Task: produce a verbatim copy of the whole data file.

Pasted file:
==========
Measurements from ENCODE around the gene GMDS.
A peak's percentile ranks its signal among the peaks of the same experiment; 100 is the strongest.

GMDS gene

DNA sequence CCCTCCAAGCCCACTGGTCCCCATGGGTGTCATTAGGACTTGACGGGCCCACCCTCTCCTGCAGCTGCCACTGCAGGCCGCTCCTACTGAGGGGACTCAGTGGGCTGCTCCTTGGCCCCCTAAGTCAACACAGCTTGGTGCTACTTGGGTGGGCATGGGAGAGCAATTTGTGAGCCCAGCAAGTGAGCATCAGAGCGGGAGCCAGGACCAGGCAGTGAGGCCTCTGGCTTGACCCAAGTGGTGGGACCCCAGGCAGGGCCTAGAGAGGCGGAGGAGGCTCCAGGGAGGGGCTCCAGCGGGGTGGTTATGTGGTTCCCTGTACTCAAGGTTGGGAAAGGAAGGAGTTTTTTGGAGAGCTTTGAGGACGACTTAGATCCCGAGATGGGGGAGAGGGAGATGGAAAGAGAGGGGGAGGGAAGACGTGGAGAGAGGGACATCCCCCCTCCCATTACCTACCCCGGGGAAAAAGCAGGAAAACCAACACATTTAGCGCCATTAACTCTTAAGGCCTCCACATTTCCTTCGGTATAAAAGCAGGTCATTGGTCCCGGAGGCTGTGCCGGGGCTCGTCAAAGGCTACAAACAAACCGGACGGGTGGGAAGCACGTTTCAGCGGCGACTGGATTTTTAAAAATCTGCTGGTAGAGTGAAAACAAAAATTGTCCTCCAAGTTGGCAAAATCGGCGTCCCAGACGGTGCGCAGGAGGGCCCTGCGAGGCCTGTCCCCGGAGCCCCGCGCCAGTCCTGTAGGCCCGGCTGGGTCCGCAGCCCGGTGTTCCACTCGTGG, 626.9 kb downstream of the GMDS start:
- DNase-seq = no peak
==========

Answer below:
Measurements from ENCODE around the gene GMDS.
A peak's percentile ranks its signal among the peaks of the same experiment; 100 is the strongest.

GMDS gene

DNA sequence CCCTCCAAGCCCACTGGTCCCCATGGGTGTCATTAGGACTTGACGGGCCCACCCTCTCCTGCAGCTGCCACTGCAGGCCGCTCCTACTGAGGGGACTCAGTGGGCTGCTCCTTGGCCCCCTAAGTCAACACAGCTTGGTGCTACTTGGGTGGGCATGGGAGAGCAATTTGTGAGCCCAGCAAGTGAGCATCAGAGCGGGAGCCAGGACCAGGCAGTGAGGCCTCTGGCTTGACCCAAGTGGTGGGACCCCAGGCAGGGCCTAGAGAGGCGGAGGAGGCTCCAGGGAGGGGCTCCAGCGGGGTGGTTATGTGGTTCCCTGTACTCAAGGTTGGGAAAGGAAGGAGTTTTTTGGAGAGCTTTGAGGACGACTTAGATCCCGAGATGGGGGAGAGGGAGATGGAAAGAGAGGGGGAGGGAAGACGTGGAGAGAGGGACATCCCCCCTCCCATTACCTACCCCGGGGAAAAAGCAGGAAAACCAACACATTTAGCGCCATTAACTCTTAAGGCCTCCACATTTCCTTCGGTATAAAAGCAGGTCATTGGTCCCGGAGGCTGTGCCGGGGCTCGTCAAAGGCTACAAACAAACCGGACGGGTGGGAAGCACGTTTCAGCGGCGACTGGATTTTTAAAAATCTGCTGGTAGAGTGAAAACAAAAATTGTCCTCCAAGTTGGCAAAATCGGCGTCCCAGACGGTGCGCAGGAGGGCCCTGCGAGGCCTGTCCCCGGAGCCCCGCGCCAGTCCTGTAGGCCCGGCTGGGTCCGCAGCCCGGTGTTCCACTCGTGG, 626.9 kb downstream of the GMDS start:
- DNase-seq = no peak